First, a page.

As a gentle breeze riffled the water all hope of catching evaporated and I packed slowly away. As I pushed my barrow full of gear back to the car I had to concede clearly that I had all the gear and no idea.

         Back at the car I met a fellow angler. “ How did you get on ?” I asked.  He replied that he was, “ delighted to have caught a 29lb common carp but had been plagued by nuisance bream that were this big!” He stretched his arm wide to indicate  the size of bream within my dreams.

         I will be back third time lucky. In a different swim with modified rigs and hopefully no requirement to find a reason that I failed to connect.


Big Bream at Lower Tamar

posted in: Coarse Fishing, Sidebar | 0

Shaun Thorne has enjoyed success in several sessions at Lower Tamar targeting the Bream. He has banked thirty five bream including twenty over 10lb the best a stunning fish of 12lb. He has also banked carp and a tench of 6lb 11oz.

As weed growth takes over fishing becomes increasingly difficult meaning that the bream fishing will virtually cease until next Spring.


South West Lakes Trout Fisheries Report June 2023

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South West Lakes Trout Fisheries Report

June 2023


June saw a dramatic rise in water and air temperatures, with plenty of bright sunshine and very little rain, with the trout retreating to deeper waters on many of the reservoirs, and in many cases not so eager to feed, which made the fishing challenging, and anglers needed to be flexible in their approach. Boat anglers enjoyed the best of the sport.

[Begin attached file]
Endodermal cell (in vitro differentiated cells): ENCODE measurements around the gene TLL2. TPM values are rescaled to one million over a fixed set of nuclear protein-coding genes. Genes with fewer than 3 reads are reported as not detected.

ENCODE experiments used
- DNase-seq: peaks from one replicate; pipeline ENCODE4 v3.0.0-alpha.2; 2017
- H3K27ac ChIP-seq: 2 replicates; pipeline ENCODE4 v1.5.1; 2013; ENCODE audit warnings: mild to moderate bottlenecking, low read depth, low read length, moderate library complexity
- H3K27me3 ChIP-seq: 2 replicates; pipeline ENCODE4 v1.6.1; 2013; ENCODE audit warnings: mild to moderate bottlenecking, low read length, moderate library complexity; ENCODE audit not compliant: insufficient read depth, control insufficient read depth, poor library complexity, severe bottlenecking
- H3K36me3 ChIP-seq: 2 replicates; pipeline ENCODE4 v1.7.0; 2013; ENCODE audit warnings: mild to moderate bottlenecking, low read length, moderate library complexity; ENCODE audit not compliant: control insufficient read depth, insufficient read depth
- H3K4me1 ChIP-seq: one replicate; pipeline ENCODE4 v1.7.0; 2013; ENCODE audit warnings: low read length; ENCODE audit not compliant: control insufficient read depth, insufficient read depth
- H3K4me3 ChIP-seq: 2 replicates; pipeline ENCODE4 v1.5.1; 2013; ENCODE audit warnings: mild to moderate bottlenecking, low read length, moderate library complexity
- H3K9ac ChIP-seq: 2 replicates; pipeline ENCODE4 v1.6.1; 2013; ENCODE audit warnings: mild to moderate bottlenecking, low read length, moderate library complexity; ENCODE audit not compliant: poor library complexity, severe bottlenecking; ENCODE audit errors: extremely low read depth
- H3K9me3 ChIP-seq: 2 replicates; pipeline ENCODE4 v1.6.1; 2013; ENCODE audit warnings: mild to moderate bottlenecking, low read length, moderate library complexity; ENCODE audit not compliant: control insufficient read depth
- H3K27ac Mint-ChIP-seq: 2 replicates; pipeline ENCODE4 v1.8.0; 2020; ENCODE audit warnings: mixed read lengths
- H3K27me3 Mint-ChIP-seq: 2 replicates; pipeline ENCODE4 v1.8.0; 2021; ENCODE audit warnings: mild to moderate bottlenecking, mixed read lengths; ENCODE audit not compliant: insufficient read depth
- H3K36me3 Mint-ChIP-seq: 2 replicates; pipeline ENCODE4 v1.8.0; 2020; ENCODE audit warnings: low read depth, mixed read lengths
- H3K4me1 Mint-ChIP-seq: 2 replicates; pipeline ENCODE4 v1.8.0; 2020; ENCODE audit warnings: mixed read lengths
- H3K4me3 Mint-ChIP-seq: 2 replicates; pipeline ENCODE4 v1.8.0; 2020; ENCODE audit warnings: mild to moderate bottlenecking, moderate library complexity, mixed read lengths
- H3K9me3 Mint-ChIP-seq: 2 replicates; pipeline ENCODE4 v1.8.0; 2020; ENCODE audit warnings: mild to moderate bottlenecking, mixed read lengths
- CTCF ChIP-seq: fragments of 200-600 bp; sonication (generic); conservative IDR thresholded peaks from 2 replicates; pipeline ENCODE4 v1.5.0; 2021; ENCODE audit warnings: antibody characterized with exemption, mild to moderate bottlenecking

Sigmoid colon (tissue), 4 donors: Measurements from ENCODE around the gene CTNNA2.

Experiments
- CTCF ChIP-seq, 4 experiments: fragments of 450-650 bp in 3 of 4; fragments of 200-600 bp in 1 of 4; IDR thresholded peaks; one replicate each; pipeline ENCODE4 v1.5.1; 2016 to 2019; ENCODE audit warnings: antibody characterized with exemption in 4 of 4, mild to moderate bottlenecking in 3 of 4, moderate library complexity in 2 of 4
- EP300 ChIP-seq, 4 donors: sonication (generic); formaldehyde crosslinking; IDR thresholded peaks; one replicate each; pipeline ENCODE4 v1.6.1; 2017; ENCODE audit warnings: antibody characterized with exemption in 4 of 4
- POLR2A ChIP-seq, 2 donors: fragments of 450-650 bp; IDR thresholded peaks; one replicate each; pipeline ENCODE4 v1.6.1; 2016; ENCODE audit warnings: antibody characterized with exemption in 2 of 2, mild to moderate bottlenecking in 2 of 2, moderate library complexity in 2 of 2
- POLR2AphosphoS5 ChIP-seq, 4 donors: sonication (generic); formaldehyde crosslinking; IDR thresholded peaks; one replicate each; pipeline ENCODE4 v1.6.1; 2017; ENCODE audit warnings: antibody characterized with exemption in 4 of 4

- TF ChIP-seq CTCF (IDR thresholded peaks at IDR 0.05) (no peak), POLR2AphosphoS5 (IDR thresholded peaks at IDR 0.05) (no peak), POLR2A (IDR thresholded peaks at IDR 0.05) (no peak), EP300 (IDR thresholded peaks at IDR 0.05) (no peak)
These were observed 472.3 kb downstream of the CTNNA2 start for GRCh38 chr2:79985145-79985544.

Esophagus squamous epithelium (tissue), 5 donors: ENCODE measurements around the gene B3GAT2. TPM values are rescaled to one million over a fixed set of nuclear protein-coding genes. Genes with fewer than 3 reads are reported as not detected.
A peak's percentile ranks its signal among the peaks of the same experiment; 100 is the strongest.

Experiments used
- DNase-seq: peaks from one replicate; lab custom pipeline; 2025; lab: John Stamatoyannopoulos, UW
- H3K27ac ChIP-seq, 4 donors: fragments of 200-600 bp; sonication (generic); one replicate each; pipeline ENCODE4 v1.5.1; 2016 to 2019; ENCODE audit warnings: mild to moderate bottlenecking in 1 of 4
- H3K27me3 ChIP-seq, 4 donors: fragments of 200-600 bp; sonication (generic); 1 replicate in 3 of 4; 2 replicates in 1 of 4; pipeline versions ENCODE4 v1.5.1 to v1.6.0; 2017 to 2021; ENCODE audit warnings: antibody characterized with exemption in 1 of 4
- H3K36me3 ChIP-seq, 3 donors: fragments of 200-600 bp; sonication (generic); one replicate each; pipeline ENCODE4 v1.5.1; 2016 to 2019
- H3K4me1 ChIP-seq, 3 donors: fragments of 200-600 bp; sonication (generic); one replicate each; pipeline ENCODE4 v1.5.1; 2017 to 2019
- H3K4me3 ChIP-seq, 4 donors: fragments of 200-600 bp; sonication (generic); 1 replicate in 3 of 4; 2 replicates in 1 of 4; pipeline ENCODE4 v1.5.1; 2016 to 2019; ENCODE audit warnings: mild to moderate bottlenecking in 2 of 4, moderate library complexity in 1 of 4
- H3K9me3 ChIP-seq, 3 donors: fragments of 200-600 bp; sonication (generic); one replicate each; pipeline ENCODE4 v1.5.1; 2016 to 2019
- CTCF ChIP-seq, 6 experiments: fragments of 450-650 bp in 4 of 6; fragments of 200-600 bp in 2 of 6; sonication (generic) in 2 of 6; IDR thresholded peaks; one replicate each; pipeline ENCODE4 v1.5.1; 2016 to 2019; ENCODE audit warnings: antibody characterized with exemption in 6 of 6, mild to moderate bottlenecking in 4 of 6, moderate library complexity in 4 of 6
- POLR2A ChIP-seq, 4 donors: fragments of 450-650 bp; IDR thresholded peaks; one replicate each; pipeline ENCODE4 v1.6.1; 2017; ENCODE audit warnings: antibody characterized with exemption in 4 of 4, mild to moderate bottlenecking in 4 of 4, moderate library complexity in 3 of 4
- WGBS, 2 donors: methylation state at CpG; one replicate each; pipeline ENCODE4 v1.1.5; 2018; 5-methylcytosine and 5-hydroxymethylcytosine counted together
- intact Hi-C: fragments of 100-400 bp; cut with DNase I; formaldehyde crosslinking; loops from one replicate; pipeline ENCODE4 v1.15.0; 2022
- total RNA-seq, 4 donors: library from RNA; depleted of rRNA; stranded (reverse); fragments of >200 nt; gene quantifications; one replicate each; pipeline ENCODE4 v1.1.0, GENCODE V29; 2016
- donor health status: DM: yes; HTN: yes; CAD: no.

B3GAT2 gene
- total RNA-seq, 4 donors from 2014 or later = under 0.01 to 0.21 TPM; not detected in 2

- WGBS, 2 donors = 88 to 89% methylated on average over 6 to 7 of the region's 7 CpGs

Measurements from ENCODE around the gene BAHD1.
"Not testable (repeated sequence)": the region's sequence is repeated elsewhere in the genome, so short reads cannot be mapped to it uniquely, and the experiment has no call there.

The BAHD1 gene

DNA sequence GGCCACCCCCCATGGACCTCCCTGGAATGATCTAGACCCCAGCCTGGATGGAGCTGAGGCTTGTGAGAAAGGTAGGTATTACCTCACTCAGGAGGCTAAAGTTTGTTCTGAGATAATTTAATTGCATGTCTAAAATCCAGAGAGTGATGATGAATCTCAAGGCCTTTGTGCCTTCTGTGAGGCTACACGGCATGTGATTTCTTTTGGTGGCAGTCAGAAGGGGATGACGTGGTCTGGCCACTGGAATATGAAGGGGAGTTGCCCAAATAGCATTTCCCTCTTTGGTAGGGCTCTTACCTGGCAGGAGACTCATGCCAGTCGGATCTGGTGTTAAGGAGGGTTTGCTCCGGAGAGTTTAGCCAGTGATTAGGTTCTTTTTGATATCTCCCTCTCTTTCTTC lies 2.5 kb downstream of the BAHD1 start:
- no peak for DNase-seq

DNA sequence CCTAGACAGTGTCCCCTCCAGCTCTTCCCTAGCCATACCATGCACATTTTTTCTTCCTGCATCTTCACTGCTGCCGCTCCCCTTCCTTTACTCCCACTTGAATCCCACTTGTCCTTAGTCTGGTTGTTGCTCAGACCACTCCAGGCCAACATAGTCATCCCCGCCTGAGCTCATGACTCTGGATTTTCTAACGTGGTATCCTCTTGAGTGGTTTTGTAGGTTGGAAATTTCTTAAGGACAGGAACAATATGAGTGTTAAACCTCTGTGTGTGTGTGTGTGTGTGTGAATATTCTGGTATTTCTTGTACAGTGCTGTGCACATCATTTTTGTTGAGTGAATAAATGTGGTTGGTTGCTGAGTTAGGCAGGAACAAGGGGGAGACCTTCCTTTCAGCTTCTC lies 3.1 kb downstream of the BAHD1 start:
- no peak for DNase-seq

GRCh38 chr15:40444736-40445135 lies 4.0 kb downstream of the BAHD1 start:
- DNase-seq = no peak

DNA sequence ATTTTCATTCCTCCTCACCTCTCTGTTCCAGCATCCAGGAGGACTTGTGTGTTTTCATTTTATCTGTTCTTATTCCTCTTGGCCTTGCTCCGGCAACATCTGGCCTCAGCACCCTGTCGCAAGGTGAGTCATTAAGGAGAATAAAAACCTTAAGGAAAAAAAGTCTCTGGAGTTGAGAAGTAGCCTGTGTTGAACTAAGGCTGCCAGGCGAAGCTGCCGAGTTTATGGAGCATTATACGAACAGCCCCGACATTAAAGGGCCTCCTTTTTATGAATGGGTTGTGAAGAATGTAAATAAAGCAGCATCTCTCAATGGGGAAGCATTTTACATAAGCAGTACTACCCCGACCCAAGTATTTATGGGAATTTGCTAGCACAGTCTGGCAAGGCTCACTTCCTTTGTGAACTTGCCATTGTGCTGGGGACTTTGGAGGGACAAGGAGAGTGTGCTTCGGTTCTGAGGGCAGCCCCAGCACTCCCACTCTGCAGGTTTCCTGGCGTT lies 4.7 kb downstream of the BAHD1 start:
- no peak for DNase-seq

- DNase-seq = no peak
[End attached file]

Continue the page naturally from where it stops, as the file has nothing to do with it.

Kennick – The reservoir has started to fall again, down to 91% capacity by the end of the month. In spite of plenty of surface insect activity (beetles and sedges), generally the fish stayed in the deeper water, and intermediate or sinking lines fished with lures, blobs and boobies often produced the best results, although nymphs (Damsels, Dawl Bachs, and Buzzers) fished on floating lines did produce good results on some days. Apart from the central deeper water fished by the boats, bank anglers managed to pick up fish at Smithacott, Clampits, the Lawns, Jan’s Rock, and the deeper water by the dam. Simon Vowles and Andy Sterrick (from Exeter) enjoyed a great day’s boat fishing, catching twenty fish between them using a Coral Booby, Cats Whisker Booby, and a Coral Blob on fast sinking lines and short leaders tight to the bottom, using a slow figure-of-eight retrieve. Brian Parry (from Newton Abbot) caught six fish to 2lb 8oz using a Cats Whisker on a sinking line.


Siblyback – The fishery has now dropped to 92% full, and with plenty of insect activity (Beetles, Damsels, and Sedges) the fish continue to rise freely to feed. Early in the month anglers averaged 3.5 fish per rod, although this fell off as the month progressed with warmer brighter conditions. Two Meadows, Crylla Bay, Stocky Bay, and the North Shore produced the best sport, with plenty of fish being taken on floating lines and dry patterns (Coch-y-bondhu, Bibio, Shipmans Buzzer, Black Hoppers, and Deer Hair sedges), with sub-surface fish being caught on Montanas, Buzzers, and Kate McLarens. Fourteen year old Johnny Moesel (from Okehampton) enjoyed a superb day’s sport, catching nine trout, including a rainbow of 3lb 5oz, another at 3lb, and a lovely wild brownie of 1lb 9oz, using a floating line with a Coch-y-bondhu on the point and a hopper on the dropper, casting to rising fish.